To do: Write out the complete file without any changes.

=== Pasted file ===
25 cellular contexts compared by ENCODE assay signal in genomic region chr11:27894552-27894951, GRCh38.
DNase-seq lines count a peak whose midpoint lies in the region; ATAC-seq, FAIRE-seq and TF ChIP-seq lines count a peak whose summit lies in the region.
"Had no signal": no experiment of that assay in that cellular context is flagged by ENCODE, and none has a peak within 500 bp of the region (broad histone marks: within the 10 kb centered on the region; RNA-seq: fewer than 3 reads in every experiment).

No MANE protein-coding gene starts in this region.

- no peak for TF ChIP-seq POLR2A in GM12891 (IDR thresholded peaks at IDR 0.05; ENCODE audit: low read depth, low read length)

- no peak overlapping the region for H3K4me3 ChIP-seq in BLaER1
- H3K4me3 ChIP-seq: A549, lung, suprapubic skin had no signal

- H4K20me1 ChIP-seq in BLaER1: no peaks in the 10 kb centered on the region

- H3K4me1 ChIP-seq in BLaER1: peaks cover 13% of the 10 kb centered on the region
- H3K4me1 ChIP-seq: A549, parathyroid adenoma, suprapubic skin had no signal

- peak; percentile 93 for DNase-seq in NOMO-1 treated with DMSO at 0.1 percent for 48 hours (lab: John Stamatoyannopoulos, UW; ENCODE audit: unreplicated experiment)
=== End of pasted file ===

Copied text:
25 cellular contexts compared by ENCODE assay signal in genomic region chr11:27894552-27894951, GRCh38.
DNase-seq lines count a peak whose midpoint lies in the region; ATAC-seq, FAIRE-seq and TF ChIP-seq lines count a peak whose summit lies in the region.
"Had no signal": no experiment of that assay in that cellular context is flagged by ENCODE, and none has a peak within 500 bp of the region (broad histone marks: within the 10 kb centered on the region; RNA-seq: fewer than 3 reads in every experiment).

No MANE protein-coding gene starts in this region.

- no peak for TF ChIP-seq POLR2A in GM12891 (IDR thresholded peaks at IDR 0.05; ENCODE audit: low read depth, low read length)

- no peak overlapping the region for H3K4me3 ChIP-seq in BLaER1
- H3K4me3 ChIP-seq: A549, lung, suprapubic skin had no signal

- H4K20me1 ChIP-seq in BLaER1: no peaks in the 10 kb centered on the region

- H3K4me1 ChIP-seq in BLaER1: peaks cover 13% of the 10 kb centered on the region
- H3K4me1 ChIP-seq: A549, parathyroid adenoma, suprapubic skin had no signal

- peak; percentile 93 for DNase-seq in NOMO-1 treated with DMSO at 0.1 percent for 48 hours (lab: John Stamatoyannopoulos, UW; ENCODE audit: unreplicated experiment)